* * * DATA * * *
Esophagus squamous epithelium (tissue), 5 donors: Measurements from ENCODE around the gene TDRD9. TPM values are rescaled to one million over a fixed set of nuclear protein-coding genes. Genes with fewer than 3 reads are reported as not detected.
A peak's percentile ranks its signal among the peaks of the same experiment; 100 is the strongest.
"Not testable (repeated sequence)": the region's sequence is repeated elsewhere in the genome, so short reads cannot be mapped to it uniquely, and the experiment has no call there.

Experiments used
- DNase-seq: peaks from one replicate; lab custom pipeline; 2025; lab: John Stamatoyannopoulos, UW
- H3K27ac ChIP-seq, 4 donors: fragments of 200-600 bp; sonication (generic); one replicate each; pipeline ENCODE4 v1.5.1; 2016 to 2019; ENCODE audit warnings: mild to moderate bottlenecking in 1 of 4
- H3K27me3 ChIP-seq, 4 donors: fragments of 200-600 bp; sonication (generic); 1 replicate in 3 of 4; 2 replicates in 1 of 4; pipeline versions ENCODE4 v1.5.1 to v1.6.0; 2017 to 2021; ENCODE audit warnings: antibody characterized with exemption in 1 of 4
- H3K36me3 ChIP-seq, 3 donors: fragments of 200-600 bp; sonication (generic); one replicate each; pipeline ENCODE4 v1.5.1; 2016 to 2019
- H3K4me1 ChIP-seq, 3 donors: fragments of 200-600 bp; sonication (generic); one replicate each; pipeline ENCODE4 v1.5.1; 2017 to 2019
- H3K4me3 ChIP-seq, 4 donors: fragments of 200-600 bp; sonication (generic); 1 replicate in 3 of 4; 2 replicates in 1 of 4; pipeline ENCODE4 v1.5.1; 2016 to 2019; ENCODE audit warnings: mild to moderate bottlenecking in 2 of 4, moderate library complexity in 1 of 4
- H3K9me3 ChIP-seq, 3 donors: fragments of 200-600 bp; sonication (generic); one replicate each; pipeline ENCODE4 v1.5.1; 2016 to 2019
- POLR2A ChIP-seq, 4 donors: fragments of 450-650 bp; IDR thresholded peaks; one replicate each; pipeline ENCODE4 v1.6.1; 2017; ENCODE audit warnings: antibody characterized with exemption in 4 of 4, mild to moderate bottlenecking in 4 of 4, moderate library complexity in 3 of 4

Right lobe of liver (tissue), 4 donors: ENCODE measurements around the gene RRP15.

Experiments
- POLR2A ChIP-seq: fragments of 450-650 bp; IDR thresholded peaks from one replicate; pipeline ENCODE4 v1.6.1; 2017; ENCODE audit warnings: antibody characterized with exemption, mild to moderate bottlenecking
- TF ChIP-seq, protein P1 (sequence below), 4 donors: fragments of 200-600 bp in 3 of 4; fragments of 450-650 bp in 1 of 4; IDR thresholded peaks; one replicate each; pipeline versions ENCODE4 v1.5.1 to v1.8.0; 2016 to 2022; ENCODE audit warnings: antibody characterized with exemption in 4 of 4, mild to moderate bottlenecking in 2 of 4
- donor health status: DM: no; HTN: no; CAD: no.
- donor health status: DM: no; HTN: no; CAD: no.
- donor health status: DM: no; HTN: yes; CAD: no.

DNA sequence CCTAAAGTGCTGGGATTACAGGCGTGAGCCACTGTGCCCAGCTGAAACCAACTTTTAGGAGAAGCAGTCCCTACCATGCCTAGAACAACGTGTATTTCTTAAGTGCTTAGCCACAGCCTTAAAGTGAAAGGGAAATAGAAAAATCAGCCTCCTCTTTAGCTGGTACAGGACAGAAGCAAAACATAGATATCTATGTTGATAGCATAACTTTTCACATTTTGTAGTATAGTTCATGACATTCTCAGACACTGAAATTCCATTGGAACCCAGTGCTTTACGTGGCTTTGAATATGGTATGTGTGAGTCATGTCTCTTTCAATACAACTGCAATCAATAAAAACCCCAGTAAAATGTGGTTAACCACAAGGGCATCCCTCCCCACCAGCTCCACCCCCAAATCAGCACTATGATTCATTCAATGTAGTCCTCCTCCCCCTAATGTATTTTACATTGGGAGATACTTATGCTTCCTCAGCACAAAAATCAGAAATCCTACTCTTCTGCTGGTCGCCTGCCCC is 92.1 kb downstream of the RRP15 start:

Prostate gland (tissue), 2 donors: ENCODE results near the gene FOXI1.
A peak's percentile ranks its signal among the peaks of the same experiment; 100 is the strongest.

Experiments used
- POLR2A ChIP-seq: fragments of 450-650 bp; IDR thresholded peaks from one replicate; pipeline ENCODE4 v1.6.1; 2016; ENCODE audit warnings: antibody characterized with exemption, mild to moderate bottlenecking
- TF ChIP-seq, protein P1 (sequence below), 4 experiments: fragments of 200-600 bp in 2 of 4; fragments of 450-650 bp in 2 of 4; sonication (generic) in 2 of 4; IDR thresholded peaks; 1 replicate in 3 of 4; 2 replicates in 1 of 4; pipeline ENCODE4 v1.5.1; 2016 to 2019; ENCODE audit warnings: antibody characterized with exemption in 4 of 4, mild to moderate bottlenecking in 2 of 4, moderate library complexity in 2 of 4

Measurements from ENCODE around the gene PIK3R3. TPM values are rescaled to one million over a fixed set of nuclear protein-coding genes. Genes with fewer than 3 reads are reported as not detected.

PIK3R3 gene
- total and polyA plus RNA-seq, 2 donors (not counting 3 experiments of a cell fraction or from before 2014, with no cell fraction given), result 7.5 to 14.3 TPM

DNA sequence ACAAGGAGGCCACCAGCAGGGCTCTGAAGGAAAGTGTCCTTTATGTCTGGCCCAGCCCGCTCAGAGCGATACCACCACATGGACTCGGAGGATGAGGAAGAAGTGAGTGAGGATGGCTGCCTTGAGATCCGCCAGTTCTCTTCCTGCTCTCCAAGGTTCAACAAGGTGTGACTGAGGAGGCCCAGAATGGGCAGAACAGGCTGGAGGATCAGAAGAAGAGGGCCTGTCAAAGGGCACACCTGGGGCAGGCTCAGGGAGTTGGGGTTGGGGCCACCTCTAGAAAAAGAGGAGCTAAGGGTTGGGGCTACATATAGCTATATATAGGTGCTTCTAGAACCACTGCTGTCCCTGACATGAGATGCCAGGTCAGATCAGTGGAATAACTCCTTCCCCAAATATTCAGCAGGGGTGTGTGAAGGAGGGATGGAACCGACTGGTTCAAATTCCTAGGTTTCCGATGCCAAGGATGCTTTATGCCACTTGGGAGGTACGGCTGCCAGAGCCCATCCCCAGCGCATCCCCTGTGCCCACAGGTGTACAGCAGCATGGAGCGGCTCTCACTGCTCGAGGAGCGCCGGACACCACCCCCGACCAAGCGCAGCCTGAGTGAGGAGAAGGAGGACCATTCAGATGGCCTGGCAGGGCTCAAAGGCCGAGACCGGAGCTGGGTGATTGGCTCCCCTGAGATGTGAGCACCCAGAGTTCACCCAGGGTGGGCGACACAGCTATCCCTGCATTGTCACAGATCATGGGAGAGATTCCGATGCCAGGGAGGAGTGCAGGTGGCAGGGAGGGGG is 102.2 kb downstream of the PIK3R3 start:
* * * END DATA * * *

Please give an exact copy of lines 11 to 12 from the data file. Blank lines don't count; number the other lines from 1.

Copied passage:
- H3K9me3 ChIP-seq, 3 donors: fragments of 200-600 bp; sonication (generic); one replicate each; pipeline ENCODE4 v1.5.1; 2016 to 2019
- POLR2A ChIP-seq, 4 donors: fragments of 450-650 bp; IDR thresholded peaks; one replicate each; pipeline ENCODE4 v1.6.1; 2017; ENCODE audit warnings: antibody characterized with exemption in 4 of 4, mild to moderate bottlenecking in 4 of 4, moderate library complexity in 3 of 4